Yes, the Picanto survived, though there were some scary moments on those dirt tracks at Sterkfontein Dam. It needs a damn good wash now though! <!-- s:lol: --><img src="{SMILIES_PATH}/icon_lol.gif" alt=":lol:" title="Laughing" /><!-- s:lol: -->

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8 years 2 weeks ago #13587 by arty
arty replied the topic: Re: Great holiday - poor birding!
Hi Dave,
read your holiday experience fully understanding your disappointment as i had had the same problem a few years back and tended to stay away from the berg. However i went down this last week end to play the clarens golf course and came away with a rather successful trip.
this is what i saw on the course.
1.bokmakierie [male and female singing a duet] great pics
2.pin tailed whydah
3.red collared whydah
4.long tailed whydah
5.cape weaver
6.southern masked weaver
7.southern red bishop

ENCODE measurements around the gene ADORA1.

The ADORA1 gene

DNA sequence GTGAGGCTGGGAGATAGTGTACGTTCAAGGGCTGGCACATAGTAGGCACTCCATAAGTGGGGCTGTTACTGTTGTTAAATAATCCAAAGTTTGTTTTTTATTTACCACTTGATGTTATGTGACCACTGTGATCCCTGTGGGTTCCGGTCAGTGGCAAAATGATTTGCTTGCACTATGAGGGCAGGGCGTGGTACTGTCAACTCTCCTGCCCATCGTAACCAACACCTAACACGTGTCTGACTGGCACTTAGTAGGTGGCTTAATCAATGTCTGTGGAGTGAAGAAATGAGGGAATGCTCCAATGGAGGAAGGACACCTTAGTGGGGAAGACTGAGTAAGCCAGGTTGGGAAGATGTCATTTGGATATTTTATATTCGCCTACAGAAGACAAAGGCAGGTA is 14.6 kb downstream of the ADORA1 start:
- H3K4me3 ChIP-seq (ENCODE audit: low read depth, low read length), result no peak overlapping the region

8.grey heron
9.black headed heron
10.reed cormarant
11.white breasted cormarant
12.quail finch
13.cape sparrow
14.house sparrow
15.red winged starling
16.pied starling
17.dabchick
18.egyptian goose
19.red knobbed coot
20.white faced duck
21.lessor striped swallow
22.barn swallow
23.house martin
24.black sawwing
25.cape wagtail
26.jckal buzzard
27.steppe buzzard
28.black eagle
29.black shouldered kite
30.cape vulture[flying over]
31.helmeted guineafowl
32.yellow billed duck
33.spur winged goose
34.red throated wryneck
35 african hoopoe
36.speckeled mousebird
37.red chested cuckoo
38.speckled pigeon
39.laughing dove
40.cape turtle dove.
41.rock dove
42.common moorhen
43.black smith lapwing